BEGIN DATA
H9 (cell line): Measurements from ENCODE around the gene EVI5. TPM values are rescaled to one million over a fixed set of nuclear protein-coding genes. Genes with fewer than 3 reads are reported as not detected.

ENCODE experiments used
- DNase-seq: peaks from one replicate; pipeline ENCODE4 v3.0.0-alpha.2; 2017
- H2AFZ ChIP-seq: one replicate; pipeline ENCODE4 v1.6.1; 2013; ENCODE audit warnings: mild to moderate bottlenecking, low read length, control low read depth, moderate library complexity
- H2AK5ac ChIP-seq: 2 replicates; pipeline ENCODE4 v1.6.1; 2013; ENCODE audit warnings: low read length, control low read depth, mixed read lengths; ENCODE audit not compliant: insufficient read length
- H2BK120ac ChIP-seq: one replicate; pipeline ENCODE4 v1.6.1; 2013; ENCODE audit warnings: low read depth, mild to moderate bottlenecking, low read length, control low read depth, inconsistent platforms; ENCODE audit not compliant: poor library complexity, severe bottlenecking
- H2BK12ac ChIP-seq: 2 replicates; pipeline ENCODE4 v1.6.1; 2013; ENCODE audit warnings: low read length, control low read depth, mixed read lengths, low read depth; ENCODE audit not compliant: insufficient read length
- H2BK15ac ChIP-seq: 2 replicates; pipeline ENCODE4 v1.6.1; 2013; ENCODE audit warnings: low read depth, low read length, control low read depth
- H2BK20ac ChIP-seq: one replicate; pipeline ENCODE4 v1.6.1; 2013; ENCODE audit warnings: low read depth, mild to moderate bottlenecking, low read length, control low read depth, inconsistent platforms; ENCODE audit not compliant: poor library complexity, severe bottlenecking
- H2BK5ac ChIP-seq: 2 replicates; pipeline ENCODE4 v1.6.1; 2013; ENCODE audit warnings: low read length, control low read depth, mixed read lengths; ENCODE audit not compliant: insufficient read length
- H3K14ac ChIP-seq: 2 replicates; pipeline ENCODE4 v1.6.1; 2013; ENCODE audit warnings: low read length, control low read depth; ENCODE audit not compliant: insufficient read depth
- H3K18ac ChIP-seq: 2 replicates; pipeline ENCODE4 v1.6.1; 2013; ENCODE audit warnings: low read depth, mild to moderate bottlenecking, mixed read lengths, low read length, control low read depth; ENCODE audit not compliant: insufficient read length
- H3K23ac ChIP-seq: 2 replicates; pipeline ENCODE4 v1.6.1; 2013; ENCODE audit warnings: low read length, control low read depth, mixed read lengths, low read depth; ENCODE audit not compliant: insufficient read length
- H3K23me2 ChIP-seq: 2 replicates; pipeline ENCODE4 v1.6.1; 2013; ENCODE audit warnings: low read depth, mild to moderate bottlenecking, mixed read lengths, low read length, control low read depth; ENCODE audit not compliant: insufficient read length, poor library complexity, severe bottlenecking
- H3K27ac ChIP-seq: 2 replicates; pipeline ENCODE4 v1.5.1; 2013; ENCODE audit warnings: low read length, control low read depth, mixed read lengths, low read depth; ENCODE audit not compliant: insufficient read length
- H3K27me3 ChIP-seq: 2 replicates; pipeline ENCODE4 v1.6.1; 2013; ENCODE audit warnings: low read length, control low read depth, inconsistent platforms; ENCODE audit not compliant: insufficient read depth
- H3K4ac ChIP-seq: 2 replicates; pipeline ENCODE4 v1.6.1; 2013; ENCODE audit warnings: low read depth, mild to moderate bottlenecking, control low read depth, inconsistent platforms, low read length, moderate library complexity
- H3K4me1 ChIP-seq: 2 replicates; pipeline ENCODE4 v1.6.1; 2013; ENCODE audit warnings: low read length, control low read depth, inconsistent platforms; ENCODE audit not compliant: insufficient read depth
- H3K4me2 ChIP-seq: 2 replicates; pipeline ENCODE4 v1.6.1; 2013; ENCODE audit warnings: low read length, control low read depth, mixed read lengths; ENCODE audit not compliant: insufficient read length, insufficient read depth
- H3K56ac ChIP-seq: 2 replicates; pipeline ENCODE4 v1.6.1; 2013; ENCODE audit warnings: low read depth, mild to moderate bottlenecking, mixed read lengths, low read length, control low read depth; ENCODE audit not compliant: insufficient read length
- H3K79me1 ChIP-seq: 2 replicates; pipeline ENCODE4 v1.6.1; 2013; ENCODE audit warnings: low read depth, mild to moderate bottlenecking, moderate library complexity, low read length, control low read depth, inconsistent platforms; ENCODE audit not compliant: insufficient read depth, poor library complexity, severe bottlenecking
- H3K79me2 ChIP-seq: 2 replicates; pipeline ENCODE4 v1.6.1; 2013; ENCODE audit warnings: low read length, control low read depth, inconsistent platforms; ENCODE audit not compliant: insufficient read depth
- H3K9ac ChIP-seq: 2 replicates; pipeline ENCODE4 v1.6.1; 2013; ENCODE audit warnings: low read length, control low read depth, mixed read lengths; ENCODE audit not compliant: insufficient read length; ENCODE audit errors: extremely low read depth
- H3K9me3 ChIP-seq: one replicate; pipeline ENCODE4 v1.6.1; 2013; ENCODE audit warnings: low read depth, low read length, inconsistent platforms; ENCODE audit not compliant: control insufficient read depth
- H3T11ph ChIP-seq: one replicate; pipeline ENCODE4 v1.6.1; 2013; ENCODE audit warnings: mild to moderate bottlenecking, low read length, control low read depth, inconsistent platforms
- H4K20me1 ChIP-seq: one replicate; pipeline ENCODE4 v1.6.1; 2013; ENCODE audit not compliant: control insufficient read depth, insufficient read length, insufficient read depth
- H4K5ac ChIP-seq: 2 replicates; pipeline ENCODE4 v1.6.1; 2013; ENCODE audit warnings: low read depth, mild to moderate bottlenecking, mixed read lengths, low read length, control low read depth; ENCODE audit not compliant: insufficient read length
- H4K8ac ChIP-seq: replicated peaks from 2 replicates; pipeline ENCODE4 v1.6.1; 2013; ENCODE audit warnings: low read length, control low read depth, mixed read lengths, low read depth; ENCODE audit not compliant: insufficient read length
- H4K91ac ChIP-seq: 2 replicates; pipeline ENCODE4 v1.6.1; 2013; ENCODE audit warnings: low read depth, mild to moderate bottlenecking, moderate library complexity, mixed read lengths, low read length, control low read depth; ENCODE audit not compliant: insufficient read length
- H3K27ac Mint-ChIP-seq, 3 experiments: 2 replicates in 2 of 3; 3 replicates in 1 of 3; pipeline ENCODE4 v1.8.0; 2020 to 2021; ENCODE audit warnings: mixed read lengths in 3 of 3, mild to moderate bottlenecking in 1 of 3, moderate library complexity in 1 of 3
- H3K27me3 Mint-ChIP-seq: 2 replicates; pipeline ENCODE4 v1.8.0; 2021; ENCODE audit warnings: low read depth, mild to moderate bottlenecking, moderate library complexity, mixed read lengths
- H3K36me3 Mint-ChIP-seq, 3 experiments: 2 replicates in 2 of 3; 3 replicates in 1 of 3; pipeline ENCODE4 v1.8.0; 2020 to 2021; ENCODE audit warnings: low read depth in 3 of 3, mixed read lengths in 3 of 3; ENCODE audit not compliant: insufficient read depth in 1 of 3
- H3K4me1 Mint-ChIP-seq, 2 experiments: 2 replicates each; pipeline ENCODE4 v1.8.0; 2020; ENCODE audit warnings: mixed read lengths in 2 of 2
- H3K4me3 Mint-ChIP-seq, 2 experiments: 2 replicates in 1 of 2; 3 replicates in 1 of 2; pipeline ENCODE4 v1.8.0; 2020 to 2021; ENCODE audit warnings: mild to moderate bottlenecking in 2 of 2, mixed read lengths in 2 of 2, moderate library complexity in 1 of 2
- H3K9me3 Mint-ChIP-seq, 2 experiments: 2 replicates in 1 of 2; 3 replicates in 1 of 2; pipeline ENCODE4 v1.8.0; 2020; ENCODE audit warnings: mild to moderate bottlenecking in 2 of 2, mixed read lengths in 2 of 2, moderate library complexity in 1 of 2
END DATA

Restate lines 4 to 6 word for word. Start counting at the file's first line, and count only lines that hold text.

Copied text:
- H2AFZ ChIP-seq: one replicate; pipeline ENCODE4 v1.6.1; 2013; ENCODE audit warnings: mild to moderate bottlenecking, low read length, control low read depth, moderate library complexity
- H2AK5ac ChIP-seq: 2 replicates; pipeline ENCODE4 v1.6.1; 2013; ENCODE audit warnings: low read length, control low read depth, mixed read lengths; ENCODE audit not compliant: insufficient read length
- H2BK120ac ChIP-seq: one replicate; pipeline ENCODE4 v1.6.1; 2013; ENCODE audit warnings: low read depth, mild to moderate bottlenecking, low read length, control low read depth, inconsistent platforms; ENCODE audit not compliant: poor library complexity, severe bottlenecking